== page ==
This is similar to meditation and also can be fitted to a practitioner’s experience of MPY, where conditioned patterns of perception and behaviour are eradicated (Connolly 2014).

The musician Sting (in Gannon and Life 2002), a practitioner of Jivamukti Yoga, describes what seems a description of flow while practicing sirsāsana on a plane:

‘I feel the vibrations of the engines through the floor from my head up to my feet. It sounds like OM to the power of six thousand horses. I’m vibrating with it upside down with an inverted smile on my face. This is truly flying.


I have now been practicing yoga six days a week for ten years. And I believe that yoga has provided me with energy and focus that I would not have possessed otherwise…Yoga practice has become inextricably bound to every aspect of my life.’

Sting describes a trance experience and the positive effects of yoga on his life. Accounts as the above are easily found among many practitioners of MPY. As yoga travelled the world, meditation, philosophy, and prāṇāyāma became less important for certain groups. Singleton (2010) argues, that in the West yoga is now a synonymous of āsana. But āsana can also be transformative and bring steadiness of mind through flow experiences.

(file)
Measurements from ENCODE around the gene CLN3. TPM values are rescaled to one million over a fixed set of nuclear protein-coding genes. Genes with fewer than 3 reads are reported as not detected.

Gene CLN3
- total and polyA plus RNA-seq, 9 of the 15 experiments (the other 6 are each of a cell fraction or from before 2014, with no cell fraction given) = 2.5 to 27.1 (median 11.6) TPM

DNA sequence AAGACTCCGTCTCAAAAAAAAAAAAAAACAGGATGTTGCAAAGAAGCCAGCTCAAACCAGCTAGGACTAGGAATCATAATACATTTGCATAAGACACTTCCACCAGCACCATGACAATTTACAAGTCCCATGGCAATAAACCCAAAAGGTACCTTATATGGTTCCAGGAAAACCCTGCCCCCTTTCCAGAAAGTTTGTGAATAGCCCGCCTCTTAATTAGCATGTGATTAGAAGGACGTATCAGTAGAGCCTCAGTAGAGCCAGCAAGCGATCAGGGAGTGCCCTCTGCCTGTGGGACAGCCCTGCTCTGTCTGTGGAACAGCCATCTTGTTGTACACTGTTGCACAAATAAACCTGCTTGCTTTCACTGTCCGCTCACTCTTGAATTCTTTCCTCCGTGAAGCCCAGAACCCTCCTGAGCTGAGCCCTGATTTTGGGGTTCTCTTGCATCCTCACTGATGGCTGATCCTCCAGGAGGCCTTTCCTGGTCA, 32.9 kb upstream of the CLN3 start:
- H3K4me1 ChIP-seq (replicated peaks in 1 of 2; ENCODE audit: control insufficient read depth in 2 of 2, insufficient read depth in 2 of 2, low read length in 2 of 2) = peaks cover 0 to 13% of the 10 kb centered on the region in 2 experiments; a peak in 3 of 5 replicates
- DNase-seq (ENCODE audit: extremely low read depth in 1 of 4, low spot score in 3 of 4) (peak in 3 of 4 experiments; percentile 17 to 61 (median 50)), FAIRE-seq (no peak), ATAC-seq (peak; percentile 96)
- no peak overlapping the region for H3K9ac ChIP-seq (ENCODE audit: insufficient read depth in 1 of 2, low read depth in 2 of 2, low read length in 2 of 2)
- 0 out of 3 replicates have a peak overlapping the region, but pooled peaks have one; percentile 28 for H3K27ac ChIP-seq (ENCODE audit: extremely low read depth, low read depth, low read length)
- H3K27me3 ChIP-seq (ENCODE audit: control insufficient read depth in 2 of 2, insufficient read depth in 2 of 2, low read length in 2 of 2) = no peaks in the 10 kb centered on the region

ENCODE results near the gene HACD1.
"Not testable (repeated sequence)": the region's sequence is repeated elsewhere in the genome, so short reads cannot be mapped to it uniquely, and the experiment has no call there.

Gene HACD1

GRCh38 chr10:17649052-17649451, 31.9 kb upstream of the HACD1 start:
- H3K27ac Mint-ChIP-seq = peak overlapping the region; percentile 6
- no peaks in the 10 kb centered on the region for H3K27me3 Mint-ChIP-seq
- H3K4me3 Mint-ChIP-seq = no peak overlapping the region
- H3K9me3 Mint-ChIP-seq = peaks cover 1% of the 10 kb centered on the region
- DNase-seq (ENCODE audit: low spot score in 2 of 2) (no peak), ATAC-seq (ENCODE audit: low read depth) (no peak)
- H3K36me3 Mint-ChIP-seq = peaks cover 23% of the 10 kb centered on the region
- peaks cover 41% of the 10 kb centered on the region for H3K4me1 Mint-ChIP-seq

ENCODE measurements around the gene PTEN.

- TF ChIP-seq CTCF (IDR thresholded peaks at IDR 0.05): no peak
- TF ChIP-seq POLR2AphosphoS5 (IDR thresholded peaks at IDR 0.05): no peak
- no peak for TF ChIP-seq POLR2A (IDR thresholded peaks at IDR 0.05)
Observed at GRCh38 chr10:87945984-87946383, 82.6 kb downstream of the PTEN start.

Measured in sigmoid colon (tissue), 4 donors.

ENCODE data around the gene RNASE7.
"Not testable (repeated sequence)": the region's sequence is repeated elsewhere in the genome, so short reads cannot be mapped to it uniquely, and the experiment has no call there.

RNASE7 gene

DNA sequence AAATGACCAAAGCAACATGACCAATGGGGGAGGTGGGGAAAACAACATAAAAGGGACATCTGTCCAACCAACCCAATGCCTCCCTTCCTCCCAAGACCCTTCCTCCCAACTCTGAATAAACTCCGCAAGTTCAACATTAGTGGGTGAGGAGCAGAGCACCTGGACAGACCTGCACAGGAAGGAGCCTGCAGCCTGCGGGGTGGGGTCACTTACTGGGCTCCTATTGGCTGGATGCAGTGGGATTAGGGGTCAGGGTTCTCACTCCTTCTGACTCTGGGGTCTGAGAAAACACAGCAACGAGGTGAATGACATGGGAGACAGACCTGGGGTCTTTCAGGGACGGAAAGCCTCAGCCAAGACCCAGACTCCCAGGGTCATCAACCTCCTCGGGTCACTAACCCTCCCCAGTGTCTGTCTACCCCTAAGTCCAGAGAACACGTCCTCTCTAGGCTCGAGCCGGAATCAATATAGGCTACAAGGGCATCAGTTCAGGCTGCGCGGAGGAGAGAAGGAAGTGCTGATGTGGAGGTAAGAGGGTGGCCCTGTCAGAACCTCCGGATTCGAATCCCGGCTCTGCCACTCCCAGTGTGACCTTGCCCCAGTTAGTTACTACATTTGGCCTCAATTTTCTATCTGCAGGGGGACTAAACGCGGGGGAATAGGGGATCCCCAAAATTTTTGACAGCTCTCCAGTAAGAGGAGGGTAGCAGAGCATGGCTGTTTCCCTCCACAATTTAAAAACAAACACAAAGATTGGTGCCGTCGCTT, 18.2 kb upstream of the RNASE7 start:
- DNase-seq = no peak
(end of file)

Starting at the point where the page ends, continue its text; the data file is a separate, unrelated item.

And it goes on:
Bhavanarao, Kṛṣṇamācārya and later teachers’ recipe of combining a physical and AC practice has allowed practitioners to change their relationship with experiences by accessing ASC’s, even if they are light as moments of flow. These processes can effectively support the practitioners’ wellbeing.

Csikszentmihalyi (1990:2) argues that individuals can change their ‘inner’ experience ‘to determine the quality of their lives’, which he relates to being close to happiness, or at least moments of happiness.


This paper was an analysis of AC techniques as a common denominator within yoga practices throughout its history, as the inducer of ASC (from light trance to deep meditation), and yogic experiences of wellbeing. The practices themselves are varied and have evolved in time as they have been appropriated by different traditions and key figures and as I have demonstrated they involve techniques while on seated meditation or while on movement.

There were a few important marks in the yogic history of AC:

Pre-medieval: Suggestions of attentional techniques to keep the mind focused to induce meditative trance as a synonym of yoga as per in the Kaṭha Upaniṣad and Bhagavadgītā. No mention of movement, just suggestion of seated postures.

In Patañjali’s eight limb system the aim is to master the mind through the elimination of perception through concentration and breath control. No mention of movement, again just suggestions of seated postures.

Medieval: More complex goal-oriented Haṭhayoga attentional techniques to induce trance and meditative states as for example the five dhāraṇā. Here AC techniques are also introduced while on āsana such as gazing points, visualization, and breath control.